Bye, Bubble? The Price of Oil May Be Peaking-(video at site)
IT'S PERILOUS TO CALL THE TOP IN A BOOMING MARKET, but the price of oil may be peaking in the current range of $130 to $140 a barrel.
Oil's sharp move up -- prices have doubled in the past year -- caught the world by surprise, including almost everyone involved in the petroleum market, from major exporting nations to big energy companies to the global analyst community.
The rally has emboldened oil bulls, who argue the world is bumping up against oil-supply constraints, and that demand will rise inexorably, despite sharply higher prices, as the four billion to five billion people in emerging economies like China and India get a taste of the energy-intensive good life, replete with the cars, air conditioners, refrigerators and computers that Americans and Western Europeans have long enjoyed.
Statistics support their view that demand growth is in its infancy in the developing world: U.S. per-capita oil consumption is 25 barrels annually, while Japan uses 14 barrels per person. China's 1.3 billion people consume just two barrels each per year, however, and India's 1.1 billion use less than a barrel a year.
In the next decade, oil indeed may hit $200 a barrel. But prices could fall to $100 a barrel by the end of this year if Saudi Arabia makes good on its pledge to increase production; global demand eases; the Federal Reserve begins lifting short-term interest rates; the dollar rallies, and investors stop pouring money into the oil market. China raised prices on retail gasoline and diesel fuel by 18% Thursday, in a move that is expected to curb demand.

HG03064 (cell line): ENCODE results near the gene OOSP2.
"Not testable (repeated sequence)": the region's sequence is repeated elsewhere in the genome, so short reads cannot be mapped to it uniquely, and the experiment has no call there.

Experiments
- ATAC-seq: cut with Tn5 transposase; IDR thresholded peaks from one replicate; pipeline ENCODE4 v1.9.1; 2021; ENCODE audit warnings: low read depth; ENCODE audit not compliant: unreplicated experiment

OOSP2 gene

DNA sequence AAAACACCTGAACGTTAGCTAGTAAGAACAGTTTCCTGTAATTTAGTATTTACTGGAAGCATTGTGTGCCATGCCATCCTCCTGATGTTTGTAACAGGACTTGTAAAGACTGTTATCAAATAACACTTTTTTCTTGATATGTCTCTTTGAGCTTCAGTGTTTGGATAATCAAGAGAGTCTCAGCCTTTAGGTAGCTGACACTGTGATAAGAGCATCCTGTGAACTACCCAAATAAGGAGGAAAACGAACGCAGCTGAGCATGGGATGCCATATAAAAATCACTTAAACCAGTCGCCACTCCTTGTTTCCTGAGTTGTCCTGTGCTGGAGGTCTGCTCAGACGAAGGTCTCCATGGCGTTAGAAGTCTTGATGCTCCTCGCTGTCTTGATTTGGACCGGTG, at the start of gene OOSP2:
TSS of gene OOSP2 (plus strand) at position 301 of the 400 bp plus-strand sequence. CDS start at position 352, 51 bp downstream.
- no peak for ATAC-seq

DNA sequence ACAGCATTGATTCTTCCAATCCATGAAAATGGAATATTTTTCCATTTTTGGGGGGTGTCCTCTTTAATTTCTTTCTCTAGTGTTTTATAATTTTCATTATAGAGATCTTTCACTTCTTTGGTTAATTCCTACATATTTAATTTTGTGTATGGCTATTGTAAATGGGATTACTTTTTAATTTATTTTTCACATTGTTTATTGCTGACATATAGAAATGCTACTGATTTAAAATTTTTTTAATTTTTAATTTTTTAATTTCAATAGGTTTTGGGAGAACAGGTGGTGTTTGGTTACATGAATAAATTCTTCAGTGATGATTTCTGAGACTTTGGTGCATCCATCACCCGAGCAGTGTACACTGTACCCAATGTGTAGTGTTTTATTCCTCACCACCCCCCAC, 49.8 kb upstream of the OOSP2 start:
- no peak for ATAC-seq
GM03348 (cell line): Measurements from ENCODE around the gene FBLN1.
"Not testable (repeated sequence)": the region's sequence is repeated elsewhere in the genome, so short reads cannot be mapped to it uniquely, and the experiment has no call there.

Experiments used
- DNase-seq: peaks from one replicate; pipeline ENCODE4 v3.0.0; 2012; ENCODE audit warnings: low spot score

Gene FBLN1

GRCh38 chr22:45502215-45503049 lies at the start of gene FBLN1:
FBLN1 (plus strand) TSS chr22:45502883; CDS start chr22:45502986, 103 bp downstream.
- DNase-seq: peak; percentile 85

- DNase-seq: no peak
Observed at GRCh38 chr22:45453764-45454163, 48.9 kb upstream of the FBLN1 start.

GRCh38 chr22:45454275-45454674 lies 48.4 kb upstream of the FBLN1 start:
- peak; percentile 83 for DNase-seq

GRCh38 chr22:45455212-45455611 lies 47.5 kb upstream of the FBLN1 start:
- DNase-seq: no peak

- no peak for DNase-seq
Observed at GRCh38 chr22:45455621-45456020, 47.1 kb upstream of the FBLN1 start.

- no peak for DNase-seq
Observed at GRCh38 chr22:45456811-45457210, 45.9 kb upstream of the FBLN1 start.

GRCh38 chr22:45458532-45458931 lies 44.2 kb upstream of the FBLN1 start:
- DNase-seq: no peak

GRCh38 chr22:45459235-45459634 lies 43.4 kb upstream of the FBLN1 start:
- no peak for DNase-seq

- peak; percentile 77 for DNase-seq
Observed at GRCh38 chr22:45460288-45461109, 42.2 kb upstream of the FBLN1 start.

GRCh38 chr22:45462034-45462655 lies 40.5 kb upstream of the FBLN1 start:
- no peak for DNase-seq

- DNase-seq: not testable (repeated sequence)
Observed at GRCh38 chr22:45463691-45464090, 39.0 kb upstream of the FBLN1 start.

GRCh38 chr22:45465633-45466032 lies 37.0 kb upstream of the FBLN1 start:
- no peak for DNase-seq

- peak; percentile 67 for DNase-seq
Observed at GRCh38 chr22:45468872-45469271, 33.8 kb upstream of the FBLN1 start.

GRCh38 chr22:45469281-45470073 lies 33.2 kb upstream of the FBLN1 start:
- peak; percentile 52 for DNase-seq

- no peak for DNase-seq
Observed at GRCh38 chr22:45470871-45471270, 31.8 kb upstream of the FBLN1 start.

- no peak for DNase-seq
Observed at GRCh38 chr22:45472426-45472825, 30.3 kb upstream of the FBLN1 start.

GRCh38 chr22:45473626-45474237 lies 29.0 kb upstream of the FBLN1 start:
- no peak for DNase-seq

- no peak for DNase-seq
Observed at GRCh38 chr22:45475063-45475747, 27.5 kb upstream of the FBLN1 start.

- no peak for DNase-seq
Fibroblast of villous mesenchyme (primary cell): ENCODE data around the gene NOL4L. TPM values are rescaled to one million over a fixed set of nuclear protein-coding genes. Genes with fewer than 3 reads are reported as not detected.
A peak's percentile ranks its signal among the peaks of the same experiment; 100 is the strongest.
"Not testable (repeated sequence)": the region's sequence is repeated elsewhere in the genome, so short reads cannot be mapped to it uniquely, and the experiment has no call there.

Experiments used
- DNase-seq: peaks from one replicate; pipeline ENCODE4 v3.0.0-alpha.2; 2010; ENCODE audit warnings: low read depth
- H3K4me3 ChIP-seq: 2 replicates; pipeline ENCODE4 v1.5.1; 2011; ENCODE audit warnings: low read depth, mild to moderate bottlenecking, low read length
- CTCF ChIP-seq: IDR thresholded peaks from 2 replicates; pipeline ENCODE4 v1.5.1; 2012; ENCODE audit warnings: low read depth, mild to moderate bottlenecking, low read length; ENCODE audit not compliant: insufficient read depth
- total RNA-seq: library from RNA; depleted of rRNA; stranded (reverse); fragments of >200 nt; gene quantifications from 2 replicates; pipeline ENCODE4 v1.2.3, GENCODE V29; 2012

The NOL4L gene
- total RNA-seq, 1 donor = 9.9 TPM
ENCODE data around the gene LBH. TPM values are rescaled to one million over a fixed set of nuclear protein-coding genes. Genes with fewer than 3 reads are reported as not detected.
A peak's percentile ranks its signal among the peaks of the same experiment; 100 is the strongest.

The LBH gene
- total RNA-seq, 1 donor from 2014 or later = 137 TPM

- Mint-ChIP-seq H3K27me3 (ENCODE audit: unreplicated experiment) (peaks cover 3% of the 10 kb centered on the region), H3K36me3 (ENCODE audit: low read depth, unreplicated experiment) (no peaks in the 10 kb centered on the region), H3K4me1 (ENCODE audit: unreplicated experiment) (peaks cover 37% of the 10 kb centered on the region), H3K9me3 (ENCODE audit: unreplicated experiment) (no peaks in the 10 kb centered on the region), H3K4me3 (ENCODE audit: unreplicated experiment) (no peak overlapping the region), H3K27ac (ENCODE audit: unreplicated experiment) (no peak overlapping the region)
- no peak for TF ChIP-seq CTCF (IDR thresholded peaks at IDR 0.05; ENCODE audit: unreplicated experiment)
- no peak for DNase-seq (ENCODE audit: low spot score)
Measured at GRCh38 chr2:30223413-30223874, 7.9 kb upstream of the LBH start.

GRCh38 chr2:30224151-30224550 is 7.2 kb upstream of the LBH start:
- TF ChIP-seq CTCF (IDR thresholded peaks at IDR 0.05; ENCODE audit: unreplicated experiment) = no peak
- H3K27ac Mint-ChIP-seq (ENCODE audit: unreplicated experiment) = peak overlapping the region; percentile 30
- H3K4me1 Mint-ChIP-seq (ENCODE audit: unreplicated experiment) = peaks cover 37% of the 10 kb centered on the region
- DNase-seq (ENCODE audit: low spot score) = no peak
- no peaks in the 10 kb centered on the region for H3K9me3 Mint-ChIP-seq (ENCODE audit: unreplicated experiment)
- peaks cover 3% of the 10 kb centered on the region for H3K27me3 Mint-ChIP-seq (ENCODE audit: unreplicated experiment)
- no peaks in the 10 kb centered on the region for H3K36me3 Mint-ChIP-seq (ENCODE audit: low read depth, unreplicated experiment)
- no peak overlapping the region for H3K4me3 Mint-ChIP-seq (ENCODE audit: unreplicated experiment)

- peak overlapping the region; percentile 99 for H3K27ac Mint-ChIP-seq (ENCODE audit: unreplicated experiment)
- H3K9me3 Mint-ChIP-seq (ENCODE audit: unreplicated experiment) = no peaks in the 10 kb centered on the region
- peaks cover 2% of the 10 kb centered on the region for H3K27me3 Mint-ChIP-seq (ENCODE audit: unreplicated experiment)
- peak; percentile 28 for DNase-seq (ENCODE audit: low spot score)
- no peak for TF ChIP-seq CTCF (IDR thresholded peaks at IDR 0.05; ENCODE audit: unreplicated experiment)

It's tough to know how much of the surge in crude-oil prices -- up 40% just this year -- reflects fundamental supply and demand, and how much is due to other factors, including the dollar, commodity speculation and interest from institutional investors. Like some others, we suspect the run-up was fueled by more than economics.
THERE IS GROWING TALK OF AN OIL BUBBLE, THOUGH evidence of asset bubbles isn't conclusive until they burst. The trajectory of oil prices in the past eight years looks eerily similar to the Nasdaq's eight-year run to a peak of more than 5,000 in March 2000. More than eight years later, the Nasdaq is at half that level.